Westminster bill a 'gentle step' not giant leap for NI's laws
Even before MPs voted for Stella Creasy and Conor McGinn's amendment to the latest Northern Ireland bill, questions were being asked about what difference, if any, the move would make in practice.
The Conservative MP Simon Hoare, for example, criticised the amendment for - in his words - raising "a huge amount of hope" but not delivering on that hope.
He told the Commons he was "firmly convinced that expectations have been artificially inflated".
His party colleague Anna Soubry had just made an impassioned speech about a recent trip to Belfast, during which she had met a woman left with no choice but to proceed with a pregnancy for 11 weeks after a diagnosis of foetal abnormality.
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She told MPs in graphic terms about how the woman had given birth "to a baby girl who was decomposing".
But, when asked by Simon Hoare to justify her backing for the amendment, Ms Soubry defined it as "the gentlest step forward so that the secretary of state and her good officials can monitor human rights and see what is happening".
"We are talking about merely looking at the situation, monitoring it and helping the secretary of state to fulfil her obligations: no false hopes for anyone," she added.
Stella Creasy and Conor McGinn had originally put forward an amendment that would have repealed the Victorian law criminalising abortion in Northern Ireland and a statutory order that bans marriage between people of the same sex.
But that radical move was withdrawn, leaving the far more modest proposal which passed the Commons.
So what does that amendment do?
It requires Karen Bradley to provide guidance to senior officers at Stormont departments specifying how they should exercise their functions in relation to what it terms "the incompatibility of the human rights of the people" with the continued enforcement of the 1861 law, which makes abortion illegal in Northern Ireland.
It also requires similar guidance in relation to a 1978 law, which declares a marriage in Northern Ireland void if "the parties are not respectively male and female".
The abortion guidance is likely to take the Northern Ireland Office into the territory covered by the Supreme Court in June.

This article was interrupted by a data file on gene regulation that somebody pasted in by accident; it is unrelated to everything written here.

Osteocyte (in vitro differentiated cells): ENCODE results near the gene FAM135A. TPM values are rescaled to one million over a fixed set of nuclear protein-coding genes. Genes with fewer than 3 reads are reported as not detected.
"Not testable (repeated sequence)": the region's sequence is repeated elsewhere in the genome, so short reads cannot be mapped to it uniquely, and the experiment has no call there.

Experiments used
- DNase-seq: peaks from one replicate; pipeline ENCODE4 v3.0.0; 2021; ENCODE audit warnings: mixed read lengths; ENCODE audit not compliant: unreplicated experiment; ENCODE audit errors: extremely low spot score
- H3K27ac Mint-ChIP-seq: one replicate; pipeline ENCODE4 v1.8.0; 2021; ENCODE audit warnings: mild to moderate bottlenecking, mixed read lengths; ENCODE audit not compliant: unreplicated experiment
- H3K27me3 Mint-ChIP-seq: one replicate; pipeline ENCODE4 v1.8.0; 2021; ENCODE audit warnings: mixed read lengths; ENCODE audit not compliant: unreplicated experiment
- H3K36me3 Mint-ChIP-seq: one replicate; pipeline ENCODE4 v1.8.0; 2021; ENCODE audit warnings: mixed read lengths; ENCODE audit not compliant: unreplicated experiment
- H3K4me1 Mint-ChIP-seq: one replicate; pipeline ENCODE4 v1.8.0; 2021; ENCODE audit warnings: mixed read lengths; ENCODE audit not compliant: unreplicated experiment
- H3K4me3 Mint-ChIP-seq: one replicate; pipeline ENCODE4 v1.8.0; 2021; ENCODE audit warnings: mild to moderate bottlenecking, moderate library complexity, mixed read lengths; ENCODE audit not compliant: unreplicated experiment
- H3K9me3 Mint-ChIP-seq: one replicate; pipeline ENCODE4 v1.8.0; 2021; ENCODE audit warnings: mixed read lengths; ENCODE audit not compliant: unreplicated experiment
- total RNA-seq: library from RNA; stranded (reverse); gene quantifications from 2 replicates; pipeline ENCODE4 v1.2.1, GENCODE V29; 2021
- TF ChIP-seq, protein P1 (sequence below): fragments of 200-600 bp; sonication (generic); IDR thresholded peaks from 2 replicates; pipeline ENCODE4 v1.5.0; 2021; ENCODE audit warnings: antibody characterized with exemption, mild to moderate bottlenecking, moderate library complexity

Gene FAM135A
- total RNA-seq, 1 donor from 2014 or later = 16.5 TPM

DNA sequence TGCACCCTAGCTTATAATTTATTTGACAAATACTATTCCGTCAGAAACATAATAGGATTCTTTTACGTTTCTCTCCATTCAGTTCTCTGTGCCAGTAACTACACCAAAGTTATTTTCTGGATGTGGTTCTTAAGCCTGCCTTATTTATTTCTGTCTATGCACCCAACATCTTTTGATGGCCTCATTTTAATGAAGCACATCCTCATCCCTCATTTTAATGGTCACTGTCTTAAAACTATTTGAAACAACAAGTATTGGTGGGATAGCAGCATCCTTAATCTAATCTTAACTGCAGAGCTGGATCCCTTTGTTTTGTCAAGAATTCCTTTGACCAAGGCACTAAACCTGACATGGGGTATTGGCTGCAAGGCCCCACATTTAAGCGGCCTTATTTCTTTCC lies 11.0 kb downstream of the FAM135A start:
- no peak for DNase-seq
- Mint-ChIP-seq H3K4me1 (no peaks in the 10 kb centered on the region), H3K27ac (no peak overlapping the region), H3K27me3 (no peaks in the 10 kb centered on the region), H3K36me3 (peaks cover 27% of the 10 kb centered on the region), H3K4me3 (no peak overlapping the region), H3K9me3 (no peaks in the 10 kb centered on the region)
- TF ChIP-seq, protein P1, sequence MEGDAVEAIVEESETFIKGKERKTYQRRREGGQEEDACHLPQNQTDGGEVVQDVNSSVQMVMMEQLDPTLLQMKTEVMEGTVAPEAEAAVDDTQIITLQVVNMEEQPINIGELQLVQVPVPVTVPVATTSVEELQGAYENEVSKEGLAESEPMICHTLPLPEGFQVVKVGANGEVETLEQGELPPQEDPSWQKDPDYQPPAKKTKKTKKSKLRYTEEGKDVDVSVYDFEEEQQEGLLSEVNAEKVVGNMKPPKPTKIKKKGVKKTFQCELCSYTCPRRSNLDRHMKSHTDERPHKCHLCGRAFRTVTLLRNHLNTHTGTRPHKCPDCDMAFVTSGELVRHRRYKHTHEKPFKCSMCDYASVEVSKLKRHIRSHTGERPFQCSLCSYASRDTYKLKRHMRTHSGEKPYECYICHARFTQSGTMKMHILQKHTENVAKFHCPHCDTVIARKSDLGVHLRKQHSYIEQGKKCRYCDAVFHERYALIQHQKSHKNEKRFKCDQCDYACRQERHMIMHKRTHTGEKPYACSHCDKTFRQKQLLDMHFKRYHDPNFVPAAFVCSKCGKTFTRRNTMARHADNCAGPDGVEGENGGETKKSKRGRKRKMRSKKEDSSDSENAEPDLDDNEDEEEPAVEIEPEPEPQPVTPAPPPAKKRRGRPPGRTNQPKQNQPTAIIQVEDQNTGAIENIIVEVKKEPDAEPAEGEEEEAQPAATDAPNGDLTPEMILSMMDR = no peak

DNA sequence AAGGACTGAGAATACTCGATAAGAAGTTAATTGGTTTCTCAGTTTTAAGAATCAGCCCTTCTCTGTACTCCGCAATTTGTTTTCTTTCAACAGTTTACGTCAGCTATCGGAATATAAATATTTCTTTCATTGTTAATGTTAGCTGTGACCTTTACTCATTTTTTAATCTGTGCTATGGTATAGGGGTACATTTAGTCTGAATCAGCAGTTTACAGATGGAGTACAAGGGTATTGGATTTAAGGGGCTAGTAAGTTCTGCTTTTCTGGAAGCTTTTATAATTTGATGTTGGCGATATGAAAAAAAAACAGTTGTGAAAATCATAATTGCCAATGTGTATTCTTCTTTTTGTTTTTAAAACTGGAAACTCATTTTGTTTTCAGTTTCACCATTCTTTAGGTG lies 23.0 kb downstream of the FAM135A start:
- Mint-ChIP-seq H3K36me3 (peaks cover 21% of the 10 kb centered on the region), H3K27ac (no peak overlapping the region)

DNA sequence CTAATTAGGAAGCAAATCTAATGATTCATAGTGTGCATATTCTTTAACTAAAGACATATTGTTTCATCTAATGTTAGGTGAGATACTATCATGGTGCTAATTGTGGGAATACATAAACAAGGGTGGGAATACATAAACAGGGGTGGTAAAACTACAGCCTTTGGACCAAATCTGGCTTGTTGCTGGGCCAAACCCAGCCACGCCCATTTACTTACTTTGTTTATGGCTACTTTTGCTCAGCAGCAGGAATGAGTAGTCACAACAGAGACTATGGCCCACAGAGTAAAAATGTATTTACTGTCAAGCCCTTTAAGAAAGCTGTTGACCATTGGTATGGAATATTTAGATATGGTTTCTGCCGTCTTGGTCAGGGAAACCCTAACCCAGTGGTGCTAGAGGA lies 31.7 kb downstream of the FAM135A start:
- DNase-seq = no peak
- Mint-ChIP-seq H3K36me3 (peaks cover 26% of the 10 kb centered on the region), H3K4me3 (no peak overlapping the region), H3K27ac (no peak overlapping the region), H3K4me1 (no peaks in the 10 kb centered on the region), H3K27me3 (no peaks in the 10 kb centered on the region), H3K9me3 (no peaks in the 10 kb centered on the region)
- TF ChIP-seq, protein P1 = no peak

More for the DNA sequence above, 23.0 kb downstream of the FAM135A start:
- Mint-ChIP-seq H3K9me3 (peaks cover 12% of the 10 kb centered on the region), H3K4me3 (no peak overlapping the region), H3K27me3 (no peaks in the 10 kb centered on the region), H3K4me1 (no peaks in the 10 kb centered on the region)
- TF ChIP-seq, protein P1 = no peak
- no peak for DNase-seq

Then, a majority of Supreme Court judges agreed that Northern Ireland's abortion law was incompatible with human rights.
But the case was lost because they decided the Northern Ireland Human Rights Commission didn't have a right to bring it in the first place.
What will Karen Bradley tell senior officers at Stormont about this they don't know already?
The secretary of state is a member of a government that depends on the anti-abortion DUP for its survival and she has to perform a careful balancing act in her efforts to get some kind of movement in the deadlock at Stormont.
During the debate on the amendment, she declared that she had "considerable sympathy" with what Ms Creasy and Mr McGinn were trying to achieve.
But, Mrs Bradley argued their proposal was "flawed" and would put civil servants in "an impossible situation".
One case to watch could be Judicial Review 76, which is due before the courts early next month.
In this case, a mother is challenging a decision to prosecute her for obtaining abortion pills for her 15-year-old daughter.
Will the court rule there's a disparity between the Victorian law under which the prosecution is being taken and human rights requirements?
Even if the secretary of state was more enthusiastic about the new task the House of Commons has given her, it's unlikely her officials will issue any guidance in time to influence the next JR76 hearing.
The Creasy-McGinn amendment may go down as an important moment during which MPs signalled their growing opposition to the regulatory divergence between Northern Ireland and the rest of the UK when it comes to social and moral issues.
But, given Karen Bradley's stated opposition to the proposal, it wouldn't be surprising if any guidance her officials eventually produce turns out to be conservative with both a big and a small C.